Proven effectiveness
MST has been recognised globally as being effective in reducing criminal activity, and out-of-home placements, for violent and chronic offenders for over 30 years.
Speaking about the Scheme, Charlie Mack, Chief Executive Officer, of Extern, added: “For almost 40 years, Extern has been a leader in creating safer communities across the island of Ireland. This new Bail Supervision Scheme, using MST, highlights our commitment to continuing to work in this way for the betterment of everyone in society, and also speaks to Extern’s vision that everyone can make a positive contribution to their community.

“Extern has successfully delivered several/numerous MST-based programmes in Northern Ireland, with remarkably positive outcomes for young people and their families, many of whom have been very troubled. Having been chosen to lead in the delivery of this new Scheme, I am confident that in working alongside the Minister and her colleagues in the youth justice sector, this innovative pilot will secure a more constructive future for some of the most troubled young people in the Dublin area, and their communities.”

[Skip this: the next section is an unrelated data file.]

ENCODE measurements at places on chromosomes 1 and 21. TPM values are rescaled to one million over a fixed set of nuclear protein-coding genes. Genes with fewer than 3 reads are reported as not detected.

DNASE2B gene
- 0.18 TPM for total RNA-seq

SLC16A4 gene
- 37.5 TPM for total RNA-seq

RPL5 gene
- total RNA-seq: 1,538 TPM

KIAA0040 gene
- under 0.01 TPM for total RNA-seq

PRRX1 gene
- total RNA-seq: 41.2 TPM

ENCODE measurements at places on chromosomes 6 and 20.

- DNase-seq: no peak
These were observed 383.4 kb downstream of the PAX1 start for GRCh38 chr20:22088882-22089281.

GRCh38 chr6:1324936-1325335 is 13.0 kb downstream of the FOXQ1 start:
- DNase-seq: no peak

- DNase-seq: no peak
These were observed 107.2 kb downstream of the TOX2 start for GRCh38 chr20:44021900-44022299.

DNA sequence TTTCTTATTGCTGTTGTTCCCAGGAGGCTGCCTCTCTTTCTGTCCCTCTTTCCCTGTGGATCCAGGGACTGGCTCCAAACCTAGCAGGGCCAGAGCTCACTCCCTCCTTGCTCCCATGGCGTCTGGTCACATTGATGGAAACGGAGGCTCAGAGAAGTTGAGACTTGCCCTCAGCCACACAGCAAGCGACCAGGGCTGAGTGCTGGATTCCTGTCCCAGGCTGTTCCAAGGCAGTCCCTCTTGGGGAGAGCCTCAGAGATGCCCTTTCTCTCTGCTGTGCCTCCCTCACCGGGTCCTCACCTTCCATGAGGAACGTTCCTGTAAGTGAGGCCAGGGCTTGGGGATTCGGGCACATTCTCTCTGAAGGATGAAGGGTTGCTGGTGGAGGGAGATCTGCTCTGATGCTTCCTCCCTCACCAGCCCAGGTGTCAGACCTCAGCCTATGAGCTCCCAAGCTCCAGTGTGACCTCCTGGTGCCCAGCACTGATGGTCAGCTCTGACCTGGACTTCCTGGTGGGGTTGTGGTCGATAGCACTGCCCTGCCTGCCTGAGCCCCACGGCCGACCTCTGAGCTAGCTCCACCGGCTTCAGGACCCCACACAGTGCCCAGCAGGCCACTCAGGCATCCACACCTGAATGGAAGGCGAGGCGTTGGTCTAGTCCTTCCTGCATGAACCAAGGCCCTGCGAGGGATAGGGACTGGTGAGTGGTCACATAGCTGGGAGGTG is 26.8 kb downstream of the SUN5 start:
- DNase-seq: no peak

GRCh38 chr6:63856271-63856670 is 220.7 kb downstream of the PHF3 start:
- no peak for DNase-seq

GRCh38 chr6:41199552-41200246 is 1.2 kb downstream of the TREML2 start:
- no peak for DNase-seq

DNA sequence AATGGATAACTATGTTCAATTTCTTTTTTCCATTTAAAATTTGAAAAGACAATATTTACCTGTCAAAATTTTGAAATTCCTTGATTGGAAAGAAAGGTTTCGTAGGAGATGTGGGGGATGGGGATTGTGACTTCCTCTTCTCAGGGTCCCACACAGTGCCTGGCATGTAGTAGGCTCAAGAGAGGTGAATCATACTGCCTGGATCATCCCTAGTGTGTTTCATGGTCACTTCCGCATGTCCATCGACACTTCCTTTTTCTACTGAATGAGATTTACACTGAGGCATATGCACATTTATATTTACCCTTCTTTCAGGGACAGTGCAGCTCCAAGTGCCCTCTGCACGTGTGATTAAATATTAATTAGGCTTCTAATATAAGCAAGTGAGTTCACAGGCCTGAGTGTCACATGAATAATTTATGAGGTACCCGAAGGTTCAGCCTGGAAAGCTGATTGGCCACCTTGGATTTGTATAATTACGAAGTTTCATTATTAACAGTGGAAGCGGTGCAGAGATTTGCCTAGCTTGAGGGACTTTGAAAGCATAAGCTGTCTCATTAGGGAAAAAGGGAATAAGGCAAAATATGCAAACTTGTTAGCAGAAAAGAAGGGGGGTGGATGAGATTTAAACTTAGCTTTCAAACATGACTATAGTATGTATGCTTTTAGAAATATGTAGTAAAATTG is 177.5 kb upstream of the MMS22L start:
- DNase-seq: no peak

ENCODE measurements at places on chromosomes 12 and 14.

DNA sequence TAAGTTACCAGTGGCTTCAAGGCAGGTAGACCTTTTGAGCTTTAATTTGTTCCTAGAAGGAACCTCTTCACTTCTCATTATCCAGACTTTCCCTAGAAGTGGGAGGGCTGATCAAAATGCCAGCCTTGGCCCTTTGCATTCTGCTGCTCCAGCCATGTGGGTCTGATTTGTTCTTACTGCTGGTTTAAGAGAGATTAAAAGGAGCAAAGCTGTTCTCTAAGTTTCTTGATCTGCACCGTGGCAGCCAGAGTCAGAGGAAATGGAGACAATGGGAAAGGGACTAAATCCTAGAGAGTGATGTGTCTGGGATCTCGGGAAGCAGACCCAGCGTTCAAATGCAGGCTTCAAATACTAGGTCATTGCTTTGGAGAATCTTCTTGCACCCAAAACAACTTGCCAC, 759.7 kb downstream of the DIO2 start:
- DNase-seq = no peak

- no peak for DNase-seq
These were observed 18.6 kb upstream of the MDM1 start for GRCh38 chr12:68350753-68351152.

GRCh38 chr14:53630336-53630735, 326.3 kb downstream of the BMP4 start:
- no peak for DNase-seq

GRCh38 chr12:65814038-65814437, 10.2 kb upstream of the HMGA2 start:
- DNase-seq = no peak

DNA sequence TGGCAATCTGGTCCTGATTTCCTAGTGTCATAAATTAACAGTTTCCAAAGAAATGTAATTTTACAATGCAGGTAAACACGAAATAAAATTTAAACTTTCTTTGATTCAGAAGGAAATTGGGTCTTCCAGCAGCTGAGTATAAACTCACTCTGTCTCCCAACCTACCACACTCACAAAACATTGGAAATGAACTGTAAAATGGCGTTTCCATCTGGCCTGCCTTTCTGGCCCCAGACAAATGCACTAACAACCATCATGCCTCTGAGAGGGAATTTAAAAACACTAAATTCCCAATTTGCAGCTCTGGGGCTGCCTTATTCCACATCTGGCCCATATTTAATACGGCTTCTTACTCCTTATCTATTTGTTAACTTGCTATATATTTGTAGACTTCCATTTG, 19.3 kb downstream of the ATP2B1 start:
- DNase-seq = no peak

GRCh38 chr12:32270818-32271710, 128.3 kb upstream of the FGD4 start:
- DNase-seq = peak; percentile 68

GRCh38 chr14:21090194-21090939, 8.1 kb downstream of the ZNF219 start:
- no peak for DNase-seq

It is envisaged that the new Scheme will promote the concept of detention as a last resort and judges will have available to them information on how a young person is progressing.
Anyone interested in finding out more about Extern and its projects with young people, or in supporting its work can visit or contact Extern, Kreston House, Aaron Court, Aaron Quay, Dublin. Tel: +353 (0) 1 563 9402 or email



Notes to Editors

1) Criteria for accessing MST Treatment
In order to gain access to the new Bail Supervision Scheme, participants and their families (or a main carer), must all agree to engage with their assigned Extern MST Therapist, in addition to meeting the criteria for MST treatment below:
·    Young person must be on remand
·    Must be referred from Children’s Court
·    Must be living within a 20 mile radius of Dublin
·    Must have a primary caregiver willing to work with the BSS team
·    Must be 12 – 17 years old (*must be on the scheme for at least three months prior to 18th Birthday)

2) MST Effectiveness